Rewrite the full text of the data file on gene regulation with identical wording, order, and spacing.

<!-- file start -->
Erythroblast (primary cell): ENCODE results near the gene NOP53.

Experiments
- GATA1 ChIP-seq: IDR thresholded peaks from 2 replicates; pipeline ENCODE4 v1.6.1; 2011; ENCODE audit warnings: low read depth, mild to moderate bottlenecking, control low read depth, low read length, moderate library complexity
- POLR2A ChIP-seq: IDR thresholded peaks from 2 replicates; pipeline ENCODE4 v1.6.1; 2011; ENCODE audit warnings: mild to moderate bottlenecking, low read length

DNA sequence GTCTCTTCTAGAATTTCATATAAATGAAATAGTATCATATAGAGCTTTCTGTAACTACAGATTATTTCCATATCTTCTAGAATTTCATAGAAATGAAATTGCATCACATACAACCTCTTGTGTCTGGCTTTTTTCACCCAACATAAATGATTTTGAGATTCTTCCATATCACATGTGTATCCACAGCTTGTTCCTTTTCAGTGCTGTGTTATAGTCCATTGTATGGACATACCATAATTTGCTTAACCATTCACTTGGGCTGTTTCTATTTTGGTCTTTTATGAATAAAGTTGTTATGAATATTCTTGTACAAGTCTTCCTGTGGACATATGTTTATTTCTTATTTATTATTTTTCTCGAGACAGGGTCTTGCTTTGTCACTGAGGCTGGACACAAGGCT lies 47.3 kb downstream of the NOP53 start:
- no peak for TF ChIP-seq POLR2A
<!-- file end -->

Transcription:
Erythroblast (primary cell): ENCODE results near the gene NOP53.

Experiments
- GATA1 ChIP-seq: IDR thresholded peaks from 2 replicates; pipeline ENCODE4 v1.6.1; 2011; ENCODE audit warnings: low read depth, mild to moderate bottlenecking, control low read depth, low read length, moderate library complexity
- POLR2A ChIP-seq: IDR thresholded peaks from 2 replicates; pipeline ENCODE4 v1.6.1; 2011; ENCODE audit warnings: mild to moderate bottlenecking, low read length

DNA sequence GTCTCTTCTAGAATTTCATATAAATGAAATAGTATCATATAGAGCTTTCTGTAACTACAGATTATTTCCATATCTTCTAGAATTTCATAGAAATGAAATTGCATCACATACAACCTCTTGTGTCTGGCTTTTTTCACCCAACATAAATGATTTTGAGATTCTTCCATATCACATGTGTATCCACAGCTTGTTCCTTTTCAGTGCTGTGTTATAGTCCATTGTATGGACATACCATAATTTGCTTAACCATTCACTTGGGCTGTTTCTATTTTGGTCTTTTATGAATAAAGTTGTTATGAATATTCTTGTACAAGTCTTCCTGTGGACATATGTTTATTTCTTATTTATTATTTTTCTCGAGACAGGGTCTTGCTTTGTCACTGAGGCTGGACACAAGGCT lies 47.3 kb downstream of the NOP53 start:
- no peak for TF ChIP-seq POLR2A